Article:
To combat this bias and to gather better data, researchers at IDEO conduct field studies. They leave the building to go and see for themselves. I’d like to repeat that because it is really important to their deliverables: They leave the building to go and see for themselves. They don’t sit in their cubes and offices, pontificating what people might do. They don’t wait for people to fill out online surveys hoping to get good data that way. They don’t buy data from data service providers. No. They leave the building. They go out into the field. And they gather their own data the old fashioned way: live and in-person. This ensures they get to the truth of the matter.

What is good design?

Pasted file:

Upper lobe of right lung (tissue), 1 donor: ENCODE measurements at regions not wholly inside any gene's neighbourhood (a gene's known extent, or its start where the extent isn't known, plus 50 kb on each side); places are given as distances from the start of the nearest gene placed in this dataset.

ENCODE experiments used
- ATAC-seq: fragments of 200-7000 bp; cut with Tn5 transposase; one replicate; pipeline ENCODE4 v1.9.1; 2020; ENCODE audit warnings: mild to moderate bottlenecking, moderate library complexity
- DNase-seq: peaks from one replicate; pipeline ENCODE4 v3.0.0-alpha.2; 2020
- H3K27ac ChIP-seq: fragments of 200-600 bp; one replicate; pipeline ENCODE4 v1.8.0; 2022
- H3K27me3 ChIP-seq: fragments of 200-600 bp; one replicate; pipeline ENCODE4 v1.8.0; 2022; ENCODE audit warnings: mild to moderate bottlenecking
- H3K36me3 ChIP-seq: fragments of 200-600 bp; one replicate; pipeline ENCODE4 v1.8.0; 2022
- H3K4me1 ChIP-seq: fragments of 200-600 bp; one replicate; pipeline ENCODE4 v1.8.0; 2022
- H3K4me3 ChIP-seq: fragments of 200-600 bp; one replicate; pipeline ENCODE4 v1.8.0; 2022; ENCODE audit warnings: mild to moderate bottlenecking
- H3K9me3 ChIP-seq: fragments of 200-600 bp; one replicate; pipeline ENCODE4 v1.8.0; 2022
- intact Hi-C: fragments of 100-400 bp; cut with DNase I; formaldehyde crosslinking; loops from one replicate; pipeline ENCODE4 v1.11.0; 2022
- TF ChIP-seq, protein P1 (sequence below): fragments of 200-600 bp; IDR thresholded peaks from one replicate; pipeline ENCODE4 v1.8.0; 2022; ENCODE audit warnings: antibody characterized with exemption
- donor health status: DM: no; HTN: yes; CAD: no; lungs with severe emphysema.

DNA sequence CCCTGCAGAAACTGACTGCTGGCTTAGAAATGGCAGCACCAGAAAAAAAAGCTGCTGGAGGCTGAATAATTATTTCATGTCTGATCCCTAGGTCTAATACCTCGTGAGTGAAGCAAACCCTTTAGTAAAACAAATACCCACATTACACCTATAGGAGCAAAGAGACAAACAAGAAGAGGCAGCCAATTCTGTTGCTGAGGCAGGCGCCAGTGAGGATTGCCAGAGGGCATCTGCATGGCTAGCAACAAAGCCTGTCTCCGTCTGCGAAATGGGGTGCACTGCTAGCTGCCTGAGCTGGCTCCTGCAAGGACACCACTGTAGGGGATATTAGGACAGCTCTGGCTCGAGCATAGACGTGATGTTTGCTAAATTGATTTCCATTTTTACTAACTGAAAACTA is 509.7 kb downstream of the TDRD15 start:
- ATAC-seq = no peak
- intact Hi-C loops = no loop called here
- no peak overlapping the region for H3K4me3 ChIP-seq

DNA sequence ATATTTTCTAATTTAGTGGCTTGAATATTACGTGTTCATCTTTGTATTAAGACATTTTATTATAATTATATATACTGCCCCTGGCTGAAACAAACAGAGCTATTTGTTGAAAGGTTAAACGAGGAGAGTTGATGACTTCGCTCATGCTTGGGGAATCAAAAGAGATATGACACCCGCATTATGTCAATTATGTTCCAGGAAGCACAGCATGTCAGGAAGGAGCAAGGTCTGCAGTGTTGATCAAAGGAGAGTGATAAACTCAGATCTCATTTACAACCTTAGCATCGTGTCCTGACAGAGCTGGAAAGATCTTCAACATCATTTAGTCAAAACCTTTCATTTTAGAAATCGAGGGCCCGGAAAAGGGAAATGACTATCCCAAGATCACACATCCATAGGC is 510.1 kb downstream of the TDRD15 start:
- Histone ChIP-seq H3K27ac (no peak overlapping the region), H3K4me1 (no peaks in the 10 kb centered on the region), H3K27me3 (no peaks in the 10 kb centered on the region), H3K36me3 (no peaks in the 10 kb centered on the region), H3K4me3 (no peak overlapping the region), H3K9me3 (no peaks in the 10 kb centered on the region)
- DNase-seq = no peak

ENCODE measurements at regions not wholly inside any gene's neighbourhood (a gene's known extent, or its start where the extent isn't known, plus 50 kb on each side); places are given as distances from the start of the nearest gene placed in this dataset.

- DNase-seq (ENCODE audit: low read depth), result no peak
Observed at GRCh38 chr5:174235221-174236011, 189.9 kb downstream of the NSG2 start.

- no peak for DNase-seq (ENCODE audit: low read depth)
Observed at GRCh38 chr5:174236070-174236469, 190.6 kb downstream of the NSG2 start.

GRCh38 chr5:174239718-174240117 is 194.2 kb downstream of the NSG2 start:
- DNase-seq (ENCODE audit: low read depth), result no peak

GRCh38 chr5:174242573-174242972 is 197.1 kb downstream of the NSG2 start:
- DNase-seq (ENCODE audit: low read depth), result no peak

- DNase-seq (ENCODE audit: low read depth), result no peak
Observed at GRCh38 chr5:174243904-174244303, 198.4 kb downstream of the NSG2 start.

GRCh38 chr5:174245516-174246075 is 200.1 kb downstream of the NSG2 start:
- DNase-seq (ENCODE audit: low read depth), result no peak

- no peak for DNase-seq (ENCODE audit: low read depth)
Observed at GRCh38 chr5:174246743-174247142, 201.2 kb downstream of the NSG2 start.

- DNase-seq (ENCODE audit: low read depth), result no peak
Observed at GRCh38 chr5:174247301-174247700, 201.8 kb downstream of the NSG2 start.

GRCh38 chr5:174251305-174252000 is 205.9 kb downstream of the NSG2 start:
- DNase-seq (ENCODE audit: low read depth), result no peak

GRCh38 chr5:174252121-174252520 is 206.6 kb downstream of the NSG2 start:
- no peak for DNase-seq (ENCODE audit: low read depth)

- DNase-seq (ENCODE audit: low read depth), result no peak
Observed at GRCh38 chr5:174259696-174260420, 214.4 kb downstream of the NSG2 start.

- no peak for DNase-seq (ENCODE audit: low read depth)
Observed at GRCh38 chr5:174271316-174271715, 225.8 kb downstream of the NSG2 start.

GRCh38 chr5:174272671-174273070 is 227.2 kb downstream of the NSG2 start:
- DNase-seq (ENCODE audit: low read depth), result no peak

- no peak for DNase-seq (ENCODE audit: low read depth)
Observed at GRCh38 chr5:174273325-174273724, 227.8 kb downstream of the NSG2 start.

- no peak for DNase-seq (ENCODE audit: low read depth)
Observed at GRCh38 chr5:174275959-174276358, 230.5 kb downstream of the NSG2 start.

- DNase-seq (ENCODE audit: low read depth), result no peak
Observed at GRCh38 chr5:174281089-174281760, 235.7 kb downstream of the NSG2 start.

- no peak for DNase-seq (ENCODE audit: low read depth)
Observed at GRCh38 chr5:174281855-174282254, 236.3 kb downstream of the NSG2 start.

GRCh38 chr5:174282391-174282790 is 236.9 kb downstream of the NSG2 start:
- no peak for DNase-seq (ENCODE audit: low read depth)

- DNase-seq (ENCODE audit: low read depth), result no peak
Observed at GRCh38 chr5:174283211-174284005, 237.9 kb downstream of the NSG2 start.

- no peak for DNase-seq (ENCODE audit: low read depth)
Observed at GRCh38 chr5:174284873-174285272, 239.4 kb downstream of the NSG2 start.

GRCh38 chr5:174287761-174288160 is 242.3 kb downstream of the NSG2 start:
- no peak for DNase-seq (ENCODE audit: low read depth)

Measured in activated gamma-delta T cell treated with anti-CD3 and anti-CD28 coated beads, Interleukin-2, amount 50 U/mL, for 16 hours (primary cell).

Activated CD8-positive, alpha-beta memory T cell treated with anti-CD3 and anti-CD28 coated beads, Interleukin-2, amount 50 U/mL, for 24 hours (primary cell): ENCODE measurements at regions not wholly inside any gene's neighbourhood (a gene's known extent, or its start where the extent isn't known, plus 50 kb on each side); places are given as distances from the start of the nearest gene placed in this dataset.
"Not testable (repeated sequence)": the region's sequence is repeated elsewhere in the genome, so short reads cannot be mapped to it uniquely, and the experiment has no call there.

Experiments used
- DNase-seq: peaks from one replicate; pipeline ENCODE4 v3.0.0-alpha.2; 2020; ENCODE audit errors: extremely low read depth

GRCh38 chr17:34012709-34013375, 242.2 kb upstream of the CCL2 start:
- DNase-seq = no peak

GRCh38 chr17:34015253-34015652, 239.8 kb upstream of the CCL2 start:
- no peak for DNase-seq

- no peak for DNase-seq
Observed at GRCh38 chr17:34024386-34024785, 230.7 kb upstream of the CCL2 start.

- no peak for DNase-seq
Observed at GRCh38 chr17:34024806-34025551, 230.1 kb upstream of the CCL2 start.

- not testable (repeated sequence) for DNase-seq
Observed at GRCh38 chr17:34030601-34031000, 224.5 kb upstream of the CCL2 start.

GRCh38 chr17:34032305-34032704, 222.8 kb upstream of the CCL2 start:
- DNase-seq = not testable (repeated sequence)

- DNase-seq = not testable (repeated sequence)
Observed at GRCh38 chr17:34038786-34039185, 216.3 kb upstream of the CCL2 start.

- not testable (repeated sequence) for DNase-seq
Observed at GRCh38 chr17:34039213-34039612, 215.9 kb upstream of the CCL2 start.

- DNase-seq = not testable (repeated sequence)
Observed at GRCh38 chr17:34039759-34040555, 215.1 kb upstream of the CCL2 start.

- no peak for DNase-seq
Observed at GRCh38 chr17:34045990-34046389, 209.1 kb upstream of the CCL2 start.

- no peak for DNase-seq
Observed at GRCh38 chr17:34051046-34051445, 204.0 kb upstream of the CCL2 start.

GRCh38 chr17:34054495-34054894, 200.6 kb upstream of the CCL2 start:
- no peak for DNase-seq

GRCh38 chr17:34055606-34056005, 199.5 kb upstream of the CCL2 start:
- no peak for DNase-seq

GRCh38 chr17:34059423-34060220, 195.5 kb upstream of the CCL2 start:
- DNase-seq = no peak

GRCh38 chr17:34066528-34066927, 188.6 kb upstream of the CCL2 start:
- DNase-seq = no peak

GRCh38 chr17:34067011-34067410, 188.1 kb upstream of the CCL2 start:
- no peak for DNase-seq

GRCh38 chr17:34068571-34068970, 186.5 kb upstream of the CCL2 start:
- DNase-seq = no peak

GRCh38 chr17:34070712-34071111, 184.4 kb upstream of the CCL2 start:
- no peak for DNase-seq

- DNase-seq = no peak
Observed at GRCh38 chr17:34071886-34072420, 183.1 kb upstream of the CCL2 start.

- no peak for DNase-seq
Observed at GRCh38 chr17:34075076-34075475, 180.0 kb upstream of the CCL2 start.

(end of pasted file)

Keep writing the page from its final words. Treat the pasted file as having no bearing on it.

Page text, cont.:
Here is the gold IDEO gather by being there live and in-person with their subjects: accurate data; minimal human bias; behavioral insights; keen, fresh thinking about an existing problem offering new perspectives. Think of an IDEO researcher as a psychiatrist observing and listening to a patient. They take notes. They ask a question on occasion. But they’re really there to listen and observe and see the unseen. Or, at least, unstated. They see linguistic and behavioral patterns. That’s really what IDEO is selling: a new way to look at old problems. This is largely the essence of good design. A new way of looking at old problems. Good design is solving problems through deep empathy.